I’m also planning a budget trip alone to Europe! But i never really have time to spare. You’re tips are very helpful. Thanks!
Thanks – hope they come in useful and have a great trip!
Thanks so much!
I love travelling by train! I’ve dipped into Europe a bit by rail but I’d love to do more. I have the dilemma that we have a camper van so we could drive a lot of Europe, but the lure of the railway is very strong.
Seat 61 is such a godsend, I’ve planned so many rail journeys across the world with the help of this site, just going on it makes me want to catch the Eurostar to adventure!
I can lose hours looking at routes on Seat 61 – it’s such a great resource for rail trips, and a bit of armchair travelling if you can’t get away for a bit!
Isn’t it just! I’ve used it since 2007 to rail it to France and Switzerland, Turkey to Egypt, around India, bits of SE Asia, Japan, then the ultimate: London to Vietnam!
Mark is my absolute hero!
Great tips, really want to put them to use now as it’s been months since we really took a nice scenic train trip.
Thanks Dale, it’s such a great way to travel – and so many different routes you’re never likely to run out of options!
Hey! Thank you for this!
I will be going to Germany in November and just yesterday I was googling about the train tickets. I am currently in India and is there anyway I can book train tickets online for cheaper rates? The links you gave showed me the timetable but I couldn’t book anything.
Hi, yes you can easily book online – though the procedure is different depending on which train company covers your route. If you are just travelling within Germany then Deutsche Bahn is the site you need (tickets normally available 90 days in advance so will depend on your dates whether they are available yet). If you’re travelling through other countries see this page from Seat 61 I linked to above (http://www.seat61.com/Europe-train-tickets.htm) tells you which train company to use, then you can search fares with them. Have a great trip!
very useful blog, thank you! I love taking trains across countries, and need to do even more of that…=)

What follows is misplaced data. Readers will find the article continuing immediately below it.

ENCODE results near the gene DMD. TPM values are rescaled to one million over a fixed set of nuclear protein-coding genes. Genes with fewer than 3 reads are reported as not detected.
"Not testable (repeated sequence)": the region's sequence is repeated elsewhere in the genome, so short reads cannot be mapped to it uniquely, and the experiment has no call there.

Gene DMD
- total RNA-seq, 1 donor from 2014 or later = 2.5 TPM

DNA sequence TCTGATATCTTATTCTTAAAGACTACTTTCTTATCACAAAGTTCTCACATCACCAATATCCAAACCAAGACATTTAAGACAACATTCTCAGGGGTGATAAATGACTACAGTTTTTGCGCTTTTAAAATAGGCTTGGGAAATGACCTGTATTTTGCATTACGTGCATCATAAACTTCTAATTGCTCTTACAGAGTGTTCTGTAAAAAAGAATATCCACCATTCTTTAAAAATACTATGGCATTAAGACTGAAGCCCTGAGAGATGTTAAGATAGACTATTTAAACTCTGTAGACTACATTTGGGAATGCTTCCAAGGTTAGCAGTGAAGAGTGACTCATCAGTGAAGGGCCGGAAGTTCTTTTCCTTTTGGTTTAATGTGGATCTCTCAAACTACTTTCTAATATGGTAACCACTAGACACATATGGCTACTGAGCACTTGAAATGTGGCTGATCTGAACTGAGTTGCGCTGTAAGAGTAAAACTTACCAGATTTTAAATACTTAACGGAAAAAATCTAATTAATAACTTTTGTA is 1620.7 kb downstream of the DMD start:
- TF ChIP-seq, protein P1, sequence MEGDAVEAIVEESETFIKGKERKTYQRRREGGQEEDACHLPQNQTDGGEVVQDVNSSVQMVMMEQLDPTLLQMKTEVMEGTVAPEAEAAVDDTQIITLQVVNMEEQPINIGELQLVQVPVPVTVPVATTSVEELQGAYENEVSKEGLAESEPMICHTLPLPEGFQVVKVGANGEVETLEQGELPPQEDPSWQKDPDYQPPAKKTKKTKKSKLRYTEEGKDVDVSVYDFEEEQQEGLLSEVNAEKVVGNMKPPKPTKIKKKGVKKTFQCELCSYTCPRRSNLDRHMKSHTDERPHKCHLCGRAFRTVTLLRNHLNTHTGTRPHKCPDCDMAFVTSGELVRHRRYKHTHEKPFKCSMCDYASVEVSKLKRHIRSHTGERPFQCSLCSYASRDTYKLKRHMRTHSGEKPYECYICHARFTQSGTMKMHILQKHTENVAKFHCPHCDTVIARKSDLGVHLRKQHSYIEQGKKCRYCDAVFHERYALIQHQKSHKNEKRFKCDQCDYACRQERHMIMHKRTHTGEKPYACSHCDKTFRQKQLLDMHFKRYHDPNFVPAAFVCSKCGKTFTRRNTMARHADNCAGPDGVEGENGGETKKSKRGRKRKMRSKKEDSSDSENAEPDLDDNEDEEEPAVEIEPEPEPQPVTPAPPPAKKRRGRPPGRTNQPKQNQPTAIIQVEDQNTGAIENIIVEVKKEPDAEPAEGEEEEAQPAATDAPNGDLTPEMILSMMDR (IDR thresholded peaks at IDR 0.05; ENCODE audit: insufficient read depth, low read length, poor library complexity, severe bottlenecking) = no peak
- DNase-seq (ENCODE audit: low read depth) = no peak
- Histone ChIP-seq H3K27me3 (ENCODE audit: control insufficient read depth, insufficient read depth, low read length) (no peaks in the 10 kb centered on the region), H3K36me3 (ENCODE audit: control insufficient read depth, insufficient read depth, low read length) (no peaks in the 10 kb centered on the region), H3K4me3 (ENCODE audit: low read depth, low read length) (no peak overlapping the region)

Train trips are always a lovely experience, especially in the scenic trains (I did not even know that there are so many special routes, thanks for the hint!)
The more research I’ve been doing the more different routes I’ve found to add to my wish-list – should keep me going for a while!
Thanks for the tips! Last time I was in Europe I used the really cheap airlines to fly everywhere, but the train seems so much more scenic. I’ll have to look into this next time I’m there!
The views are definitely better! Often when you factor in the transfer time and cost it’s not much different from flying either.
I prefer train travel whenever possible, and it probably is the most convenient way to get around Europe. I wish I could say the same for the United States. When I was a college student, I looked into rail passes. Back in 2006, there was a flex pass for students that worked out really well for traveling during spring break through Germany and after the semester abroad ended in Greece and Italy. My pass even got me a discount on ferry rides to the Greek islands and from Greece to Italy. Also, I’m totally pinning your tips to my Pinterest board “Europe” so I’ll have this handy reference for my next trip overseas … whenever that may be!
That’s great – your trip around Greece and Italy sounds fantastic, both countries I’ve love to explore more. I’ve never travelled by train in the US but am going to be trying out train travel in Canada for the first time next month!
Excellent tips and Seat 61 sounds like a good resource which I’ve not heard of before.